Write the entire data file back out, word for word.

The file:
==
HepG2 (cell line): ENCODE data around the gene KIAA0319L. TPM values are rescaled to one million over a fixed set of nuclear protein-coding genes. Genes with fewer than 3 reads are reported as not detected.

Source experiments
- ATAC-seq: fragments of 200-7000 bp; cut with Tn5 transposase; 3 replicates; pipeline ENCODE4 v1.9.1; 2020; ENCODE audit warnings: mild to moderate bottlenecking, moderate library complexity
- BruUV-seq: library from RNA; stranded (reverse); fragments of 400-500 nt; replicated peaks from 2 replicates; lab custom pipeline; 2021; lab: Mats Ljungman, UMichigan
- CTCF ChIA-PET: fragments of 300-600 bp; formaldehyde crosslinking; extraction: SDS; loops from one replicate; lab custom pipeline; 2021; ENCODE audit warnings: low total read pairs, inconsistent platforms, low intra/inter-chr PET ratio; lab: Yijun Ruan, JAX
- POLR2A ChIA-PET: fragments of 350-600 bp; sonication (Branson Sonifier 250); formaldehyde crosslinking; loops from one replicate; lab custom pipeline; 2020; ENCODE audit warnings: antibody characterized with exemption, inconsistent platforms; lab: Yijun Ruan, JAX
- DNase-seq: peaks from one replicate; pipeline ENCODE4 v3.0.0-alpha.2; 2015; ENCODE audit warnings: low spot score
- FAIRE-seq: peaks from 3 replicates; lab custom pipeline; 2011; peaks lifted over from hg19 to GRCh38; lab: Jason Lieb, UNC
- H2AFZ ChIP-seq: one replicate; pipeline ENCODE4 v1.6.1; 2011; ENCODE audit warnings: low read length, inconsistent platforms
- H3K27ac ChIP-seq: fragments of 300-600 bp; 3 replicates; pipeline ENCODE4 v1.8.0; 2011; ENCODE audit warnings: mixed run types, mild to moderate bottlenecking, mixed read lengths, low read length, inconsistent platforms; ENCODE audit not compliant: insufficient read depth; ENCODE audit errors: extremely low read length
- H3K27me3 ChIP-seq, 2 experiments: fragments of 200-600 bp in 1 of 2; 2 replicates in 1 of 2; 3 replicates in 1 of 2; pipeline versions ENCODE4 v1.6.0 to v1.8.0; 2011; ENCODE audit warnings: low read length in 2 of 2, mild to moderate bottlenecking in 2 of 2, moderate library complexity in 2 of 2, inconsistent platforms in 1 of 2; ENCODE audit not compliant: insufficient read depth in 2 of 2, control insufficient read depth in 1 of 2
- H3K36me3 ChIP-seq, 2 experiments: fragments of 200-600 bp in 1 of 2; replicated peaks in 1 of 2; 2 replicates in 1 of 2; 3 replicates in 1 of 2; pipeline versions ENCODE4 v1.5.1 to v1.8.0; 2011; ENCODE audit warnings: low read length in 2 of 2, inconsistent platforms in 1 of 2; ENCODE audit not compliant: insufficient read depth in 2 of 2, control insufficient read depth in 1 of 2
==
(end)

HepG2 (cell line): ENCODE data around the gene KIAA0319L. TPM values are rescaled to one million over a fixed set of nuclear protein-coding genes. Genes with fewer than 3 reads are reported as not detected.

Source experiments
- ATAC-seq: fragments of 200-7000 bp; cut with Tn5 transposase; 3 replicates; pipeline ENCODE4 v1.9.1; 2020; ENCODE audit warnings: mild to moderate bottlenecking, moderate library complexity
- BruUV-seq: library from RNA; stranded (reverse); fragments of 400-500 nt; replicated peaks from 2 replicates; lab custom pipeline; 2021; lab: Mats Ljungman, UMichigan
- CTCF ChIA-PET: fragments of 300-600 bp; formaldehyde crosslinking; extraction: SDS; loops from one replicate; lab custom pipeline; 2021; ENCODE audit warnings: low total read pairs, inconsistent platforms, low intra/inter-chr PET ratio; lab: Yijun Ruan, JAX
- POLR2A ChIA-PET: fragments of 350-600 bp; sonication (Branson Sonifier 250); formaldehyde crosslinking; loops from one replicate; lab custom pipeline; 2020; ENCODE audit warnings: antibody characterized with exemption, inconsistent platforms; lab: Yijun Ruan, JAX
- DNase-seq: peaks from one replicate; pipeline ENCODE4 v3.0.0-alpha.2; 2015; ENCODE audit warnings: low spot score
- FAIRE-seq: peaks from 3 replicates; lab custom pipeline; 2011; peaks lifted over from hg19 to GRCh38; lab: Jason Lieb, UNC
- H2AFZ ChIP-seq: one replicate; pipeline ENCODE4 v1.6.1; 2011; ENCODE audit warnings: low read length, inconsistent platforms
- H3K27ac ChIP-seq: fragments of 300-600 bp; 3 replicates; pipeline ENCODE4 v1.8.0; 2011; ENCODE audit warnings: mixed run types, mild to moderate bottlenecking, mixed read lengths, low read length, inconsistent platforms; ENCODE audit not compliant: insufficient read depth; ENCODE audit errors: extremely low read length
- H3K27me3 ChIP-seq, 2 experiments: fragments of 200-600 bp in 1 of 2; 2 replicates in 1 of 2; 3 replicates in 1 of 2; pipeline versions ENCODE4 v1.6.0 to v1.8.0; 2011; ENCODE audit warnings: low read length in 2 of 2, mild to moderate bottlenecking in 2 of 2, moderate library complexity in 2 of 2, inconsistent platforms in 1 of 2; ENCODE audit not compliant: insufficient read depth in 2 of 2, control insufficient read depth in 1 of 2
- H3K36me3 ChIP-seq, 2 experiments: fragments of 200-600 bp in 1 of 2; replicated peaks in 1 of 2; 2 replicates in 1 of 2; 3 replicates in 1 of 2; pipeline versions ENCODE4 v1.5.1 to v1.8.0; 2011; ENCODE audit warnings: low read length in 2 of 2, inconsistent platforms in 1 of 2; ENCODE audit not compliant: insufficient read depth in 2 of 2, control insufficient read depth in 1 of 2